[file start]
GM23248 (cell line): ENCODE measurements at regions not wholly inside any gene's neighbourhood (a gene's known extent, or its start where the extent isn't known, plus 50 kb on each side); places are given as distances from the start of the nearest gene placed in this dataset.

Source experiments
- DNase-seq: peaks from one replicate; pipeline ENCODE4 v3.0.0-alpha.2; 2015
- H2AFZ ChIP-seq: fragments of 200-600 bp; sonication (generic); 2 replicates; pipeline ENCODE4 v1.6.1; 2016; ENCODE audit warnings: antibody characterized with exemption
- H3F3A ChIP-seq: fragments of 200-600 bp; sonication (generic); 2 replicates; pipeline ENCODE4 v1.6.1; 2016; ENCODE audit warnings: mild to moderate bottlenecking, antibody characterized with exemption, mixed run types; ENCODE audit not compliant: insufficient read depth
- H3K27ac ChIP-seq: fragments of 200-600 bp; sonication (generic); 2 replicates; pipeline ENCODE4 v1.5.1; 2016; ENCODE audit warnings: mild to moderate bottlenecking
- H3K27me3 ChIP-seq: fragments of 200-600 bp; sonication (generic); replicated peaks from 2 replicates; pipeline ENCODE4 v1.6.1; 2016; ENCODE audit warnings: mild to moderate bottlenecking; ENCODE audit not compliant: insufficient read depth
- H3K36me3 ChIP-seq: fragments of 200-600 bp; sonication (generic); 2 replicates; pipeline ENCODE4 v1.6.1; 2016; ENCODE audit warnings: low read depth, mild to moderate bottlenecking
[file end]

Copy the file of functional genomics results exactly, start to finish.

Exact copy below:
GM23248 (cell line): ENCODE measurements at regions not wholly inside any gene's neighbourhood (a gene's known extent, or its start where the extent isn't known, plus 50 kb on each side); places are given as distances from the start of the nearest gene placed in this dataset.

Source experiments
- DNase-seq: peaks from one replicate; pipeline ENCODE4 v3.0.0-alpha.2; 2015
- H2AFZ ChIP-seq: fragments of 200-600 bp; sonication (generic); 2 replicates; pipeline ENCODE4 v1.6.1; 2016; ENCODE audit warnings: antibody characterized with exemption
- H3F3A ChIP-seq: fragments of 200-600 bp; sonication (generic); 2 replicates; pipeline ENCODE4 v1.6.1; 2016; ENCODE audit warnings: mild to moderate bottlenecking, antibody characterized with exemption, mixed run types; ENCODE audit not compliant: insufficient read depth
- H3K27ac ChIP-seq: fragments of 200-600 bp; sonication (generic); 2 replicates; pipeline ENCODE4 v1.5.1; 2016; ENCODE audit warnings: mild to moderate bottlenecking
- H3K27me3 ChIP-seq: fragments of 200-600 bp; sonication (generic); replicated peaks from 2 replicates; pipeline ENCODE4 v1.6.1; 2016; ENCODE audit warnings: mild to moderate bottlenecking; ENCODE audit not compliant: insufficient read depth
- H3K36me3 ChIP-seq: fragments of 200-600 bp; sonication (generic); 2 replicates; pipeline ENCODE4 v1.6.1; 2016; ENCODE audit warnings: low read depth, mild to moderate bottlenecking